Power, profit, pensions and the planet – we must exercise our right to vote to ensure that powerful pension funds make more sustainable investments, says Verina Ingram.
Climate change, deforestation, biodiversity loss, food and energy insecurity, vulnerable populations in persistent poverty - it is difficult to remain optimistic about the lives of future generations. However, the economic and political systems that are at the heart of many of these problems can also be part of the solution.
Dutch pension funds manage €1,679 billion in investments, of which the General Pension Fund for Public Employees (ABP) is the largest, with assets of €531 billion. Pension funds manage (i.e. not own) the money that participants pay towards their pensions. The money is invested in shares, bonds, real estate, commodities and infrastructure. In 2021, the ABP was among the ten largest pension funds in the world, and the largest in Europe.
Pension funds therefore have a tremendous amount of power to influence established economic practices. In the Netherlands, around 3.1 million teachers, civil servants, police officers and university employees (including me) are legally obliged to accrue their pension with the ABP.
Multiple goals of pension funds
Pension funds play a role in securing the future of their participants by adding value to their deposited pension savings. They must also - and this is a newer role - respond to the long-term needs of our economy, society and environment. Pension investments are no longer just about mitigating risks and maximising investment returns: they also involve creating new, sustainable opportunities for responsible investment.
The two go hand in hand: companies with strategies that consider climate change, fair labour standards, environmentally friendly practices and strong and transparent government have greater chances of success and better long-term results.
Pension funds therefore have a legal, democratic and moral obligation to their pension holders to proactively contribute to the direction and speed of a transition to a more sustainable world. Pension funds have democratic accountability structures for reporting to their pension holders how their money is being spent, the financial returns on their investments as well as the social effects of these investments. The ABP accountability body advises and assesses ABP and the APG management regarding these investments on behalf of pension holders, employees and pensioners.
In 2020, the United Nations Conference on Trade and Development (UNCTAD) reported on opportunities for ABP to improve its sustainability policy. ABP responded saying it is committed to natural resource conservation, good corporate governance and social responsibility so that it will be “common practice for companies to have an efficient and socially responsible supply of natural resources” by 2030.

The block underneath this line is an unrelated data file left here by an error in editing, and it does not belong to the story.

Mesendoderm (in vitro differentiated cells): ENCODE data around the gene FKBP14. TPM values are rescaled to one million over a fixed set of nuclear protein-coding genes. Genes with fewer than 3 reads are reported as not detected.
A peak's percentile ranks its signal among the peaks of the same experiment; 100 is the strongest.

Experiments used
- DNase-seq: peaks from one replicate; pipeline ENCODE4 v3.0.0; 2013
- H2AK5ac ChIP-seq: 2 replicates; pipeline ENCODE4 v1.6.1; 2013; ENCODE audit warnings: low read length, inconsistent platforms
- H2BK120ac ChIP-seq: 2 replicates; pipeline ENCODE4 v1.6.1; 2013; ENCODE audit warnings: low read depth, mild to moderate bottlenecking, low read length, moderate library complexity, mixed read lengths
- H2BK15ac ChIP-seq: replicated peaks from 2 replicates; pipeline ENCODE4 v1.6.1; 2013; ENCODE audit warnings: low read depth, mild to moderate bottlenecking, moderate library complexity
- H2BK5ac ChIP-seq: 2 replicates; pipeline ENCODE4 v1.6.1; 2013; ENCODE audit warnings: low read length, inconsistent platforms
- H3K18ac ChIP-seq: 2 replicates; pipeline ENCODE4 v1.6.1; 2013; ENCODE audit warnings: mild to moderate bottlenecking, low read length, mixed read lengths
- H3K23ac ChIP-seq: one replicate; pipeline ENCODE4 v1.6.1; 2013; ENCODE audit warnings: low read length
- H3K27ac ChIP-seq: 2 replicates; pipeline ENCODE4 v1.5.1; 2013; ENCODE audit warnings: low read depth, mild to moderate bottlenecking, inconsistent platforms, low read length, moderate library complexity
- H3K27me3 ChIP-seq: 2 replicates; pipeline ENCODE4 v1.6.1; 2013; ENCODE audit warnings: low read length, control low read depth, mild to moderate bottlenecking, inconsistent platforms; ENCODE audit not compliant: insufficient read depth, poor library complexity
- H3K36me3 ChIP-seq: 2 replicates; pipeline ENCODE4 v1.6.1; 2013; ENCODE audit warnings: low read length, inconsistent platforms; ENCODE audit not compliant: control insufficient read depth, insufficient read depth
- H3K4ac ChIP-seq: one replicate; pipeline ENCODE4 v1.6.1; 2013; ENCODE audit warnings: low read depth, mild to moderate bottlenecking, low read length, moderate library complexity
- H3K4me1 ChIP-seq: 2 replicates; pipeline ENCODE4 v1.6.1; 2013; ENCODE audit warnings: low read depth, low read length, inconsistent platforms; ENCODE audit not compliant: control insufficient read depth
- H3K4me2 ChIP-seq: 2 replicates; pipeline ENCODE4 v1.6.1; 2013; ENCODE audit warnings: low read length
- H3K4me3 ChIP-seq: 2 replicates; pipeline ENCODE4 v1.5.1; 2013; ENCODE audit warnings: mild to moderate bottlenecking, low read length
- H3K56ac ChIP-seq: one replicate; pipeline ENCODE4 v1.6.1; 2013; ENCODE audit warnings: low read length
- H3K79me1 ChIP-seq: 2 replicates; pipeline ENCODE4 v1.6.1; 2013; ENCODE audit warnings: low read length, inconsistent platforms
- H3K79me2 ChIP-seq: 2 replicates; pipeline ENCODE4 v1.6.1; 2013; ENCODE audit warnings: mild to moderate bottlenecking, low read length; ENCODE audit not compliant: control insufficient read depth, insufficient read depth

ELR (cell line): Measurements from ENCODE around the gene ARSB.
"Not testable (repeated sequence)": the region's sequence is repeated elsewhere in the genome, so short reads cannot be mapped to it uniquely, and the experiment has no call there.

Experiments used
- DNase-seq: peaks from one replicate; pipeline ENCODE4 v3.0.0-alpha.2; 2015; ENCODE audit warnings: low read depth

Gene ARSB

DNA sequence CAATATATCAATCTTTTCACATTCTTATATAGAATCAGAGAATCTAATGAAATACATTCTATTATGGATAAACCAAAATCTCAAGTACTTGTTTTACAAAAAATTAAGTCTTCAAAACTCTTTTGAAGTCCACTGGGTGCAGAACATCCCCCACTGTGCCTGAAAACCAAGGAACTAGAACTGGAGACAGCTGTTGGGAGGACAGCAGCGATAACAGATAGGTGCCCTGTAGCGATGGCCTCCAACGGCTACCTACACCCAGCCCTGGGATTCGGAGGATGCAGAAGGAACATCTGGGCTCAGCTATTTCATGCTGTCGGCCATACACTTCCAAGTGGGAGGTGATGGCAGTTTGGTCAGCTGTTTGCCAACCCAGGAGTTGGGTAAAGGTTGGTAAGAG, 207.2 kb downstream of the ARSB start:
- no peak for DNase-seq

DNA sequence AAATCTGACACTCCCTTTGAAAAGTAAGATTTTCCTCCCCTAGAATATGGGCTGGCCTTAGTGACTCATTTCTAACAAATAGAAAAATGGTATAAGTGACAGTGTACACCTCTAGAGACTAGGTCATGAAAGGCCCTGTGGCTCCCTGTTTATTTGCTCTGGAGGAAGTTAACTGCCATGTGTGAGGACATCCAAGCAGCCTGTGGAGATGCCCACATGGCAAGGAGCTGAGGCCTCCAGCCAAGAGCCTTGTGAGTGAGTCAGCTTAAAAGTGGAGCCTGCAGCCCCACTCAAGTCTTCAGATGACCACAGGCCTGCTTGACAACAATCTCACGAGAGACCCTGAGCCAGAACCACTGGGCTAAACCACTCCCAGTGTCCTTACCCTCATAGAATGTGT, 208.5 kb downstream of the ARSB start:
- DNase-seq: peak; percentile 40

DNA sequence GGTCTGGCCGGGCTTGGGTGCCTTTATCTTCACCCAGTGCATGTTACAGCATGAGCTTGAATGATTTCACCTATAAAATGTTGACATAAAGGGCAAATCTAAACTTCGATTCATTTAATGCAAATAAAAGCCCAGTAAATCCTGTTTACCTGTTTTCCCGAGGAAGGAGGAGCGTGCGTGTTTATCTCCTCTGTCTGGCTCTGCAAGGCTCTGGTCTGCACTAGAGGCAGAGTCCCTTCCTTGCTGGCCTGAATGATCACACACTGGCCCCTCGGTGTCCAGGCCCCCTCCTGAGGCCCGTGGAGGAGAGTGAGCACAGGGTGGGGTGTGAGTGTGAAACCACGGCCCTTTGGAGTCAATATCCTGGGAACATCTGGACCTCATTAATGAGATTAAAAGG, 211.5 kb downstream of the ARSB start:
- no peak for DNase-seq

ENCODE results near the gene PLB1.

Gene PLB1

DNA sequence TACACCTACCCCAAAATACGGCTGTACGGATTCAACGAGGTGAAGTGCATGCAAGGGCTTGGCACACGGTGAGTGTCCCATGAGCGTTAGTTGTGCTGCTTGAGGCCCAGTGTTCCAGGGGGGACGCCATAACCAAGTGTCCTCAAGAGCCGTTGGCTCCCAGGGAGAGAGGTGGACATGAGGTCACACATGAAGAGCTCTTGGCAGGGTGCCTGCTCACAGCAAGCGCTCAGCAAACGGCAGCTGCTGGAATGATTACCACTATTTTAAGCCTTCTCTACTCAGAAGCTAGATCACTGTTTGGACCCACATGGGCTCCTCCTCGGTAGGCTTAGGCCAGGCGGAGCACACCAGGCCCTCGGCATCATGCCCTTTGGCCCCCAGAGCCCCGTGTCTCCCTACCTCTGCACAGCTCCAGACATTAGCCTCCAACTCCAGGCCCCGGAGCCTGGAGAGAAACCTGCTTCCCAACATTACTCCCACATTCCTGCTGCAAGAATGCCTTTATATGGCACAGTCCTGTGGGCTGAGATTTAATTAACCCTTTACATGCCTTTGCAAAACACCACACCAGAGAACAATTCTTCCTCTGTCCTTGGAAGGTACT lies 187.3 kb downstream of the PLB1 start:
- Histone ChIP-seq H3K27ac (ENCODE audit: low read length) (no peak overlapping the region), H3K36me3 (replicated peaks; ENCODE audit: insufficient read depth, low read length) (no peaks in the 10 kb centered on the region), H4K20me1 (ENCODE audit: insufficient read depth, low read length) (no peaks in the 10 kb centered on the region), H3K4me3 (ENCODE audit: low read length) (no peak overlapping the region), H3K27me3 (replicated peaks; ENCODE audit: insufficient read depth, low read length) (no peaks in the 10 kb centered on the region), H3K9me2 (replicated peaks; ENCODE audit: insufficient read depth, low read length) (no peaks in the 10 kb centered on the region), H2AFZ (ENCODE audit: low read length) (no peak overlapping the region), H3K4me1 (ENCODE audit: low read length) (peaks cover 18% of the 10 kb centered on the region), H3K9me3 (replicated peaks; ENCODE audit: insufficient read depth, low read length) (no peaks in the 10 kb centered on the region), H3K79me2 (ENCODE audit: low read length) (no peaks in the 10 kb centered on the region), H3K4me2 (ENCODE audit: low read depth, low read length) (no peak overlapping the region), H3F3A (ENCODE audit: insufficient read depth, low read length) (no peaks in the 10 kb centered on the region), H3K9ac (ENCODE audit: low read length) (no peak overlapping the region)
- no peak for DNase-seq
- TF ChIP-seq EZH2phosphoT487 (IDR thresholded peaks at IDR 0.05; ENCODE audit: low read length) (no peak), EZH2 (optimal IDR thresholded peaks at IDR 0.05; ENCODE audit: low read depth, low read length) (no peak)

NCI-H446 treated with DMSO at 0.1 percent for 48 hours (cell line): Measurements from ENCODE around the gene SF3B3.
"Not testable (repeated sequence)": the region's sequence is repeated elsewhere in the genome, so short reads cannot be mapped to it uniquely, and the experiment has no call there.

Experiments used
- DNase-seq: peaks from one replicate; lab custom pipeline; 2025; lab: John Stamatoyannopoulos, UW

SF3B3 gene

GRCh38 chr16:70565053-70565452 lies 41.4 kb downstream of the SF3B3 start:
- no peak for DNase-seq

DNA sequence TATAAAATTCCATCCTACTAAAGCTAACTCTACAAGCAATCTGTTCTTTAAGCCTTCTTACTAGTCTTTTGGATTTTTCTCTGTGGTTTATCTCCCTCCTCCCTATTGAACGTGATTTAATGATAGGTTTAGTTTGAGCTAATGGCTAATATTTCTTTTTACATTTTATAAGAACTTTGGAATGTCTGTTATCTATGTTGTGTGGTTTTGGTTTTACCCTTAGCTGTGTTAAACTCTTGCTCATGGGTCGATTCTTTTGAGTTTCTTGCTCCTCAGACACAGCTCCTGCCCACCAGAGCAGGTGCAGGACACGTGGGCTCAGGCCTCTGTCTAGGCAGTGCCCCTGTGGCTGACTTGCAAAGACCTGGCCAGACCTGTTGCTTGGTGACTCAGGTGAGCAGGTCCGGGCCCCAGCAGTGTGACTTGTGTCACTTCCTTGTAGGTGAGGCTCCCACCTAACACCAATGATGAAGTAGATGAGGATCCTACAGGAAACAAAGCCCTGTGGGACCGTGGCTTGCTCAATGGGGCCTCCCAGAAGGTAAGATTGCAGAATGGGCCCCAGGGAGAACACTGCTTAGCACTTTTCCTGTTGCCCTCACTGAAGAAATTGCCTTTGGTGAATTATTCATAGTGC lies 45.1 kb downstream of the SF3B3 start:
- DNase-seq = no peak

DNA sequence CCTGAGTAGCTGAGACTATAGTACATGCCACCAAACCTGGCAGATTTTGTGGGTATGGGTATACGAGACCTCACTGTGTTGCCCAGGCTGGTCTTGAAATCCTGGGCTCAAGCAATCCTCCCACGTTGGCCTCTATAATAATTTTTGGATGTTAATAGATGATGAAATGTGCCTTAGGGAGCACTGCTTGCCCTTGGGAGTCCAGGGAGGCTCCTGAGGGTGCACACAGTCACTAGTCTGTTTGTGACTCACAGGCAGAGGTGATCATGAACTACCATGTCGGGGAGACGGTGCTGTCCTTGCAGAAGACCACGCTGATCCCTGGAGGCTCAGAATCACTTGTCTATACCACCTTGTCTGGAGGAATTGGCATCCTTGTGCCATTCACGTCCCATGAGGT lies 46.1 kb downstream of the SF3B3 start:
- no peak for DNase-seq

In February 2021, Mongabay, a platform for scientific articles about the environment, energy and sustainability, published a story about how ABP invests in activities that lead to the deforestation of the Amazon rainforest. Almost €200 million is still invested in Brazil’s largest meat producers - JBS, Marfrig and Minerva - which have been repeatedly linked to illegal deforestation. ABP also still invests in fossil fuels, but has promised to stop doing so, under increased social pressure.
Other pension funds and large investors have proven that change is possible. On 2 September 2021, the Dutch catering, metal and energy pension funds announced that they will withdraw their investments in fossil fuels. The Norwegian pension fund divested its investments that impacted tropical forests, as has the Swedish public pension fund.
Your voice matters
In April ABP pension holders – that’s almost one in six people in the Netherlands - had the opportunity to use their collective power in the Accountability Body election. This pension fund ‘parliament’, which is elected every four years, can help force the ABP to start investing responsibly. The newly elected members will be installed on 1 July; they will include both members who are accruing a pension with the fund and pensioners who currently receive funds. Wageningen University & Research’s Fedes van Rijn, who ran as independent candidate with a strong sustainability agenda, has just found out that she will be on the body, having received 8000 votes, 10% of the total.
I cast my vote in the hope that the members commit ABP to more sustainable investments and a future where it is not only the rate of the pension the matters, and to make sure that our planet remains living.